A Samuel P. Thanksgiving
    Photo courtesy of author

    Thanksgiving is a creek’s garbled mumble. It is damp redwood and charcoal. It’s the prickly heat from a fire pit and it’s a raccoon scavenging in a trash bin. When I think of Thanksgiving I see the Salmon Crossing sign on the bridge over the creek and I follow the dirt trail to the giant hollow tree stump that’s big enough to climb into.

    My family’s annual tradition is a camping trip in the shady redwoods of Samuel P. Taylor State Park. In the fifth grade, I wrote an essay about the campground entitled, “My Favorite Place” and even then I described it in terms of sensations rather than anecdotal memories. I still have stories to give people a sense of our unconventional celebration of the autumn holiday. There was the year a brave turkey sauntered through our campsite on Thanksgiving morning. And the year our tent succumbed to an unexpected downpour. But they don’t evoke in me the same nostalgia that the slick zip of a tent door or the slimy touch of wet moss do.

    The drive to the campground from Fairfax, the town near the park grounds, was a predictable one. There were a few landmarks I used to gauge our distance from the campground, like the sunflower mural under the overpass and the Peace, Love and Grilled Cheese hair salon. After we passed the salon, the road would slope up into the mountains, and I’d know we were near.

    I liked to watch the transition from urban to rural, from quaint grocery markets to the forest green whir of coniferous foliage. I speculate sometimes now about where the city and forest converge, where the transition really starts. But I doubt if it’s a question worth pondering. Do changes like that have beginnings?

    A series of familiar dips and twists and queasy remarks from my carsick sister would culminate in a euphoric arrival at campsite 19. When we had parked the car, I would gallop out of the sliding minivan door and race to the fence that overlooked the creek below. At the sight of it, exactly as we’d left it the year before, I’d be consumed with an overwhelming happiness so pure that I wonder if I’d still feel it were I to return to the campsite today.

    Here, memory fades into a rustic symphony. Raven caws echoed in the treetops, leaves sighed in the chilled breeze, my mom’s voice calling from the car was a whisper. Then smells. Flaming wood and the disappointing char of toasted marshmallow. Comforting morning sounds of pots clinking like heavy wind chimes and blankets rustling like the early birds’ feathers. Mysterious night sounds of the twitching wilderness.

    The sensory details have more coherence on the eve of Thanksgiving. My dad would cook most of the day, and were it not for the Weber and his gas stove, you’d never know he’d prepared our feast in the woods. Envious wildlife would salivate while my mom, dad, sister and I shared a traditional bounty with plastic utensils and paper plates under the glow of a kerosene lamp.

    The memory shifts again, replaced with the hum of old Christmas tunes from a chunky boom box and the sun’s fingers poking through the holes of the leafy lattice in the sky. In a quick blink I see the canopy’s silhouette on the back on my eyelids, but the sunlight flickers out when I open my eyes again.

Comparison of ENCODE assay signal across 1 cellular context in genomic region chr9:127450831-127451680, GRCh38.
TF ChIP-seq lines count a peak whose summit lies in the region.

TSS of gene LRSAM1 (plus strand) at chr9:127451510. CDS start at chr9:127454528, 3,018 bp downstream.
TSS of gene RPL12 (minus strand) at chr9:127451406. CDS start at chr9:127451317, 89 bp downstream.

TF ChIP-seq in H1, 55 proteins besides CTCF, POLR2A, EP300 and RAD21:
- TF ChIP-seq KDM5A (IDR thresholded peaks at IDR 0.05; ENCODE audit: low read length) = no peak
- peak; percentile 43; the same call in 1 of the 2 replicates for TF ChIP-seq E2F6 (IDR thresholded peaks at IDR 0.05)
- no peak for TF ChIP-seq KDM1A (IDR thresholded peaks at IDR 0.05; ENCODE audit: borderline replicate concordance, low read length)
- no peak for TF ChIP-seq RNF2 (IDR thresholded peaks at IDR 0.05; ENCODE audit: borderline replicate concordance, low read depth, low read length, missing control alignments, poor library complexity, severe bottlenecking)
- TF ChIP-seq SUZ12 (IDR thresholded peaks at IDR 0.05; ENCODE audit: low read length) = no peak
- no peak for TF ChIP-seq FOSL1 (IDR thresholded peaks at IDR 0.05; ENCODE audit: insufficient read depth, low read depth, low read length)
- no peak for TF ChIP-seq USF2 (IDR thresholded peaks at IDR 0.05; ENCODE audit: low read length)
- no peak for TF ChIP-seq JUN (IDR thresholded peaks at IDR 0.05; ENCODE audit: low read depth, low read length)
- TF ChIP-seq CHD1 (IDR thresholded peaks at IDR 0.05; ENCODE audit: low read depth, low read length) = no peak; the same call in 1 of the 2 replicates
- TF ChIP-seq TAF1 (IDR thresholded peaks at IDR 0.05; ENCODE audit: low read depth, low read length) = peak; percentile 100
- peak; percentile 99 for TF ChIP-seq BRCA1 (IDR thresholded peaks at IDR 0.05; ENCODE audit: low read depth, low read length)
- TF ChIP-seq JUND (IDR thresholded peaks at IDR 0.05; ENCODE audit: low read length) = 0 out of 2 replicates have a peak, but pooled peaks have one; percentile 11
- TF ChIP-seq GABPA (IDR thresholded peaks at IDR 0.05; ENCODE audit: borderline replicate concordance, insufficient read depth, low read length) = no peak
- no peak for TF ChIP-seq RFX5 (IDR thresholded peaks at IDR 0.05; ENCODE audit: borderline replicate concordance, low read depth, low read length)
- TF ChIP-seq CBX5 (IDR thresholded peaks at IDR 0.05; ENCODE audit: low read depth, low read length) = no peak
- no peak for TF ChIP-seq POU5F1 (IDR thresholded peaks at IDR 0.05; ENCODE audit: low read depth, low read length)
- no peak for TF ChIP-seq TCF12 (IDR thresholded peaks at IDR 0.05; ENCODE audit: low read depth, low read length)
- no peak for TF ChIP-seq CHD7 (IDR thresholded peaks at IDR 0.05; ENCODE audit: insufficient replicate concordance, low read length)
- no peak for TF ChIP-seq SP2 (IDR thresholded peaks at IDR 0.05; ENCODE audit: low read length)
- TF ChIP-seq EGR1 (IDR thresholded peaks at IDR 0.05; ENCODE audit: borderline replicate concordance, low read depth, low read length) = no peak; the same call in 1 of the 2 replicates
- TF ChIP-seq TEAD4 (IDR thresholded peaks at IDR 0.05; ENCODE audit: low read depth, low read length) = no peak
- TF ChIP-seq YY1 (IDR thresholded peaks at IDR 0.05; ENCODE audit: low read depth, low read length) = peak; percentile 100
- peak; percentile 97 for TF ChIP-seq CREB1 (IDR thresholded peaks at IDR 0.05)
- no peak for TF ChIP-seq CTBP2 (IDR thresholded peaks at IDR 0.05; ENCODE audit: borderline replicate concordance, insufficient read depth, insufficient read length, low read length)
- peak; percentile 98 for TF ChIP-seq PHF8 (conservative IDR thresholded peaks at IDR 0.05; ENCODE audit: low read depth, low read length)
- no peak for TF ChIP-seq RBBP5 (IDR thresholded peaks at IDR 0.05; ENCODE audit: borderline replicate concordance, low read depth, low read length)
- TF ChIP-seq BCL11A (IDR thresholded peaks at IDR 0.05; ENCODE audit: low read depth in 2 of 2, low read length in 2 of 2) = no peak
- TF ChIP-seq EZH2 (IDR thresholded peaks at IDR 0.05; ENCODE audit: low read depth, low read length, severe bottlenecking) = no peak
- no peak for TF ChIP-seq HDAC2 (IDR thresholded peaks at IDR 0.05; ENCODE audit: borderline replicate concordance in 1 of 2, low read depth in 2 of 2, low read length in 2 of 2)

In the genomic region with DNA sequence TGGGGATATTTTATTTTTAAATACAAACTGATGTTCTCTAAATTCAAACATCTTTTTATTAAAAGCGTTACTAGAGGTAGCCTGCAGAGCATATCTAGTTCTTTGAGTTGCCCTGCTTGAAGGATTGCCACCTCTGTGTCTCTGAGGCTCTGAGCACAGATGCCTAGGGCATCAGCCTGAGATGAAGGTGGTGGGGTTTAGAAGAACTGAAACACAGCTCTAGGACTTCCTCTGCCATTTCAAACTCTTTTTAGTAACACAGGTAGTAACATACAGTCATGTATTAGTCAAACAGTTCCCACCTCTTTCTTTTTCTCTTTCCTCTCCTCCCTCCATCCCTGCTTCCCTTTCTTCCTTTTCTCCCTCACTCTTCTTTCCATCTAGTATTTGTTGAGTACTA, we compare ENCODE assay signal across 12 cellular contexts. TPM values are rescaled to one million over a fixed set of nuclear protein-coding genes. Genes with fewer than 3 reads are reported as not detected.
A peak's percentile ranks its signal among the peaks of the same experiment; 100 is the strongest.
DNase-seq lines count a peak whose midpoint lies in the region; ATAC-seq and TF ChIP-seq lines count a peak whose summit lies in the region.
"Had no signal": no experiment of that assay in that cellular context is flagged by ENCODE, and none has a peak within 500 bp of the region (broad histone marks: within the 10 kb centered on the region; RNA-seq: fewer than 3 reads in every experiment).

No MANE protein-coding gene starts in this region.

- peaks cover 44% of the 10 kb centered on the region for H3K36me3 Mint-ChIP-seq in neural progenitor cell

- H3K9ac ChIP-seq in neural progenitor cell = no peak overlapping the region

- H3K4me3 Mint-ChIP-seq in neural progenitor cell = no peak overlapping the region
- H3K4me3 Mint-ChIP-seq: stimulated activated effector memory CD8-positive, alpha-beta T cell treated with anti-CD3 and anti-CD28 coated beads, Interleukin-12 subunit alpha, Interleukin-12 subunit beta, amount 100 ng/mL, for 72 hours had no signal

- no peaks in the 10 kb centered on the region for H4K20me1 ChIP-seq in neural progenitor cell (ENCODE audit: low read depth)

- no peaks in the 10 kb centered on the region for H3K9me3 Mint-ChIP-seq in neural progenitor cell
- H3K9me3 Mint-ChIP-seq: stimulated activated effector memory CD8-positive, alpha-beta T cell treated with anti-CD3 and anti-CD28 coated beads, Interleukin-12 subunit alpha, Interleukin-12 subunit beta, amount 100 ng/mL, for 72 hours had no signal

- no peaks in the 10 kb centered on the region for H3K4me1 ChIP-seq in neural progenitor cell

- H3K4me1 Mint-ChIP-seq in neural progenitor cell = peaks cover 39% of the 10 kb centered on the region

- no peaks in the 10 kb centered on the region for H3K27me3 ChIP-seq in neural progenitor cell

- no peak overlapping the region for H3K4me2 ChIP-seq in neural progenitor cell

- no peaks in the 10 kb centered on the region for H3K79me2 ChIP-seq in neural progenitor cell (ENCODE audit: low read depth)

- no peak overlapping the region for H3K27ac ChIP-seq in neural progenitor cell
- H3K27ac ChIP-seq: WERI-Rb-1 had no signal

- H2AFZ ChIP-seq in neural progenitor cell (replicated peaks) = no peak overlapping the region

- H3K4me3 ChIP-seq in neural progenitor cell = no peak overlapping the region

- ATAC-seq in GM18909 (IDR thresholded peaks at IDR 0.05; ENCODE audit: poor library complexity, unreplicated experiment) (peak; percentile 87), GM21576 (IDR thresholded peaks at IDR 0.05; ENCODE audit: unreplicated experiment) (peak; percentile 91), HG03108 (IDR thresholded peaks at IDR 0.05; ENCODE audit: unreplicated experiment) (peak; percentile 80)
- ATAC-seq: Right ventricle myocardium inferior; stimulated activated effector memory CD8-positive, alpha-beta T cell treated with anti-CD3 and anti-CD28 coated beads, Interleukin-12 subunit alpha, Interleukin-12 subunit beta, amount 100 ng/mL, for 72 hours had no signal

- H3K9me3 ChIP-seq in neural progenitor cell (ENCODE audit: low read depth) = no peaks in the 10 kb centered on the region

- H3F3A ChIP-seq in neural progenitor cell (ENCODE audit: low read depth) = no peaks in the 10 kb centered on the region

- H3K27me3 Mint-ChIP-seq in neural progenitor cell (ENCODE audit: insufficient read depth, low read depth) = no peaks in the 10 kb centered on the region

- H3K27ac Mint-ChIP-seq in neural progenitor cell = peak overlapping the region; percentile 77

The day after the feast, the feeling of finality would approach, gently, and soon it would be time to pack up. Most years, I’d acquiesce to the trip’s end and wave goodbye until next Thanksgiving – I think the necessity of personal hygiene after five days in the forest will put even the sharpest sentimental disappointment into perspective. But my last farewell to Samuel P. Taylor Park two years ago was one of the most difficult to bid and the hardest to understand.

    There were a lot of uncertainties that last day. I was a senior in high school and I was unsure when I’d be returning, unsure where I’d be this time next year. I sat on the fallen tree trunk that extends into the creek near our campsite. I visited this spot every year to listen to the creek babble and to think about nothing. It was a spot where hiking passersby could come and go, but the creek would keep talking and I could keep listening. But that last day, the creek talked too loud, like it had something important to say. Every sound of the woods competed for my attention but I couldn’t hear anything over my fear that I’d never come back.

    I haven’t returned to Samuel P. Taylor Park since then. I wonder if the fallen tree is still there or if it got fed up with the creek’s incessant gurgling and eroded to drift wood. Two years is hardly a long time, but when I think of things that have changed since then, it’s hard not to worry. The park’s autumn chill that I then called frigid is an oasis compared to winter climate I suffer now. Today a plane ride separates campsite 19 and I, not an hour’s drive.

    Though I don’t know when I’ll celebrate another Samuel P. Thanksgiving, it’s good to know that birdcalls can still echo in the trees. Wood will still burn when married with a lit match. And it’s comforting to know that the park’s sounds and scents exist outside of our campsite. Maybe that’s why I don’t like to confine my thoughts about camping to specific memories; it makes them seem too far away, to difficult to recreate. Sensory details stand up much better to time. While the image of a memory may discolor and decay, its smell, its taste and its sound endure even the strongest currents of change.


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